The problem: people generally have very little perspective of the actual scale of the contributing components of climate change or the effects of different proposed measures to stop it. What percentage of CO2 emissions are a result of city residential electrical consumption vs agriculture vs vehicles? How much of a difference will legislation X make in the big picture? When Obama says that the United States will cut greenhouse gas emission 80% by 2050 what kind of effect does that actually have? What would happen to the weather in 10 years if everyone in the world stopped driving tomorrow?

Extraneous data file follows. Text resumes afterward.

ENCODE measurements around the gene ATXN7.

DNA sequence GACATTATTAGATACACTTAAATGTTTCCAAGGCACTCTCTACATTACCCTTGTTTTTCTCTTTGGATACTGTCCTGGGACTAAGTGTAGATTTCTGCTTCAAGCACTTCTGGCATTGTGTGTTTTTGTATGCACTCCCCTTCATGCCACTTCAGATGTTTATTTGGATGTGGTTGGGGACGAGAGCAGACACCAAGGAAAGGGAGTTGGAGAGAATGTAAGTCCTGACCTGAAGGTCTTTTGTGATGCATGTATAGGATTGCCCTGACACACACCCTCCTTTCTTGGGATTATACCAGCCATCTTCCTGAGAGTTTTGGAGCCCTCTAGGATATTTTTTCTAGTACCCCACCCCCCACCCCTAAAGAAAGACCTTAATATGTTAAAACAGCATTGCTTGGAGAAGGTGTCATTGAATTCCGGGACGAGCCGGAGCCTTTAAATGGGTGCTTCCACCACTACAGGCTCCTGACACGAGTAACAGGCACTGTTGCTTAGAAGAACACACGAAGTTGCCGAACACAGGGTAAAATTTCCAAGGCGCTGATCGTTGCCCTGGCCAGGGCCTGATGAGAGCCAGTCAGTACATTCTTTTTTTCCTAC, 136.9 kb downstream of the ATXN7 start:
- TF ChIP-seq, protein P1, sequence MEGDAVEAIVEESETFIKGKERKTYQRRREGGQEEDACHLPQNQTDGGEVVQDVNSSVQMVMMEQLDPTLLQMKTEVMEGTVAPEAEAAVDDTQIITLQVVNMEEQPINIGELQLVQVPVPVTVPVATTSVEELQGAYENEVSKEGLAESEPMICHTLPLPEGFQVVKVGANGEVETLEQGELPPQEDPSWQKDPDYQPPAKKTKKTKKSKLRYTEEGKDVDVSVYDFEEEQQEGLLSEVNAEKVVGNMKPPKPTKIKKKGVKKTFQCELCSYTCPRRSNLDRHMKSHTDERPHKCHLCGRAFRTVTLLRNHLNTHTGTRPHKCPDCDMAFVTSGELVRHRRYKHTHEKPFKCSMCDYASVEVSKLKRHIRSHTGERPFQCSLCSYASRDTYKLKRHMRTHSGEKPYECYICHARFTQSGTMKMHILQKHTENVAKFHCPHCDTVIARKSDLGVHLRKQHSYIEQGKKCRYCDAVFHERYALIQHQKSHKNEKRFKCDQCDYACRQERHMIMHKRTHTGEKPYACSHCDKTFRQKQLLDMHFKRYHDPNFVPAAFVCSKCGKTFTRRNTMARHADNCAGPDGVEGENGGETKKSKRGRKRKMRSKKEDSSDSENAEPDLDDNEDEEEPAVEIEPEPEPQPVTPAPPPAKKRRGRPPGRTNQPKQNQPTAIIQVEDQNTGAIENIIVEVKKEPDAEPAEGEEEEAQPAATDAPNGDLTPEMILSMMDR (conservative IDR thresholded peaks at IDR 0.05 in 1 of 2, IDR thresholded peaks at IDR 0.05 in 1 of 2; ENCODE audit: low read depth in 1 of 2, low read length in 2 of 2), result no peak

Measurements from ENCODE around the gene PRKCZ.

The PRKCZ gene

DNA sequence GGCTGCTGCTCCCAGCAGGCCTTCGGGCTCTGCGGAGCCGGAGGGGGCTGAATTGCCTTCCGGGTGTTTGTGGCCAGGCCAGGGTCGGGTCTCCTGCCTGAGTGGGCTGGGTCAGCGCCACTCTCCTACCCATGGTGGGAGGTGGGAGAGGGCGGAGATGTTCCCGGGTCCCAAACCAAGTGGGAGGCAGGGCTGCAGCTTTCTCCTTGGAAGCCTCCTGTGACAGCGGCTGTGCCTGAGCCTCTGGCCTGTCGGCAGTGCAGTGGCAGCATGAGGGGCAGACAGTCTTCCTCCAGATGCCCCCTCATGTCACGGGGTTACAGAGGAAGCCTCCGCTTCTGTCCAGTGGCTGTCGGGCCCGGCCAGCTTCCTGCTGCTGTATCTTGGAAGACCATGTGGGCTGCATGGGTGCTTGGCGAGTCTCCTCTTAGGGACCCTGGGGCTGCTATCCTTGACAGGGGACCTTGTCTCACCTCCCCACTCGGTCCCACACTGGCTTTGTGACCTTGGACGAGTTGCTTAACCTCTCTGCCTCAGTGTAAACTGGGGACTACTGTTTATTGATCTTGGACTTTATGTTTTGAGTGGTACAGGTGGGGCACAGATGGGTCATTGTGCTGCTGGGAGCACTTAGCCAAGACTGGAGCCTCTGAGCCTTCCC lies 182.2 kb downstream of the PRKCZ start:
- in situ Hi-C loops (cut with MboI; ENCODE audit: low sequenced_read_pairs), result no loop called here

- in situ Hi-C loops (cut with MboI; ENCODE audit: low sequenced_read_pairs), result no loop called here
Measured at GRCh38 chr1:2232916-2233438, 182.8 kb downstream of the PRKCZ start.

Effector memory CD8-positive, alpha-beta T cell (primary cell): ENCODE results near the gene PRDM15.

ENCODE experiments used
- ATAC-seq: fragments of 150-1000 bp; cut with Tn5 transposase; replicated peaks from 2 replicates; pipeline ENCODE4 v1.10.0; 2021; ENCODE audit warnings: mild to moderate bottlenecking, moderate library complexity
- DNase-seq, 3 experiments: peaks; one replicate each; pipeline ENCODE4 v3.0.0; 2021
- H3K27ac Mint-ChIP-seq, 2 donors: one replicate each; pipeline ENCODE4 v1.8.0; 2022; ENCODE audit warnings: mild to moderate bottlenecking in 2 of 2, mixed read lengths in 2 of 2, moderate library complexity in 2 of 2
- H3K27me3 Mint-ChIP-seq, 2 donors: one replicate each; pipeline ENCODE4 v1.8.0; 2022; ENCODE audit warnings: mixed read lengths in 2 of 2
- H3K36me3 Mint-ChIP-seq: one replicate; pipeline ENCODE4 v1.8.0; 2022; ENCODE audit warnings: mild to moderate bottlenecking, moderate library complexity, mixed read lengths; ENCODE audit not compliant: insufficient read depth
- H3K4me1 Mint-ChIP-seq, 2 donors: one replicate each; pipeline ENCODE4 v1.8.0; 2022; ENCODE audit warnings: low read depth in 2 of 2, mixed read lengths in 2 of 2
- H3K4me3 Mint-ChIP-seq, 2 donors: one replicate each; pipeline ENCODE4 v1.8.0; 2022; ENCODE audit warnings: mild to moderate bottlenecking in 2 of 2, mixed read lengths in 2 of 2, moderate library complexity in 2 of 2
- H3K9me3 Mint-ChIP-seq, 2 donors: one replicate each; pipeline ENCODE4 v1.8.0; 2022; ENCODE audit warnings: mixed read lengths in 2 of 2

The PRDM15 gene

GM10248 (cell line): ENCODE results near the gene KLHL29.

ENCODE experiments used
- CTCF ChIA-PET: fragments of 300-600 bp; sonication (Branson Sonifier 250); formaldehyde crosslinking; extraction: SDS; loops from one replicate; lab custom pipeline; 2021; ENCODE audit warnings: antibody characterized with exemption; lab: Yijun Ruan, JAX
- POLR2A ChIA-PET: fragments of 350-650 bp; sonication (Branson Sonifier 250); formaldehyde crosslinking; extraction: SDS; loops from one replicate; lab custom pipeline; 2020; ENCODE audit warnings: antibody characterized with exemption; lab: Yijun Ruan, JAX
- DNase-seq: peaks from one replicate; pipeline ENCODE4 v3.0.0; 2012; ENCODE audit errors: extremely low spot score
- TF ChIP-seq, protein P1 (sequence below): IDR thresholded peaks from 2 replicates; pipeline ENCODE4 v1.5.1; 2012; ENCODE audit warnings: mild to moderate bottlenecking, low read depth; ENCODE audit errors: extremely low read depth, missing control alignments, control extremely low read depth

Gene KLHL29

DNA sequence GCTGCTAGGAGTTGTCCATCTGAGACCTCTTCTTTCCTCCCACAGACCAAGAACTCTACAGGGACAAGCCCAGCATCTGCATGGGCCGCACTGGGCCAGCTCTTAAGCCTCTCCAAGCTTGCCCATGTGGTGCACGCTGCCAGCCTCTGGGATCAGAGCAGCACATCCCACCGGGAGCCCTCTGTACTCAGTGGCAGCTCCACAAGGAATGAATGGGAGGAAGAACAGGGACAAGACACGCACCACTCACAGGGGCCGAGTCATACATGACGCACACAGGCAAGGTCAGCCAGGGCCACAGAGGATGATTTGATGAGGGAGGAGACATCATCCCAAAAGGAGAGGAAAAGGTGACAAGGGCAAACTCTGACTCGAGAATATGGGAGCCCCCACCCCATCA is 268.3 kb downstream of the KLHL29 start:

The solution: Let people build hypothetical scenarios themselves. Design an interface centered around an attractive time line graph indicating climate data in all its various forms including temperature increase, carbon emissions, and sea level. Curious users can click on and off different proposed solutions to see the real overall effect on projected emissions along with dollar cost over time. Group data in terms of current relevancy such as proposals being discussed at the climate summit in Copenhagen this week. Include competing predictions from different agencies and scientific groups to communicate the level of uncertainty.
Extra credit for building a system to automatically pull in current data from a variety of sources.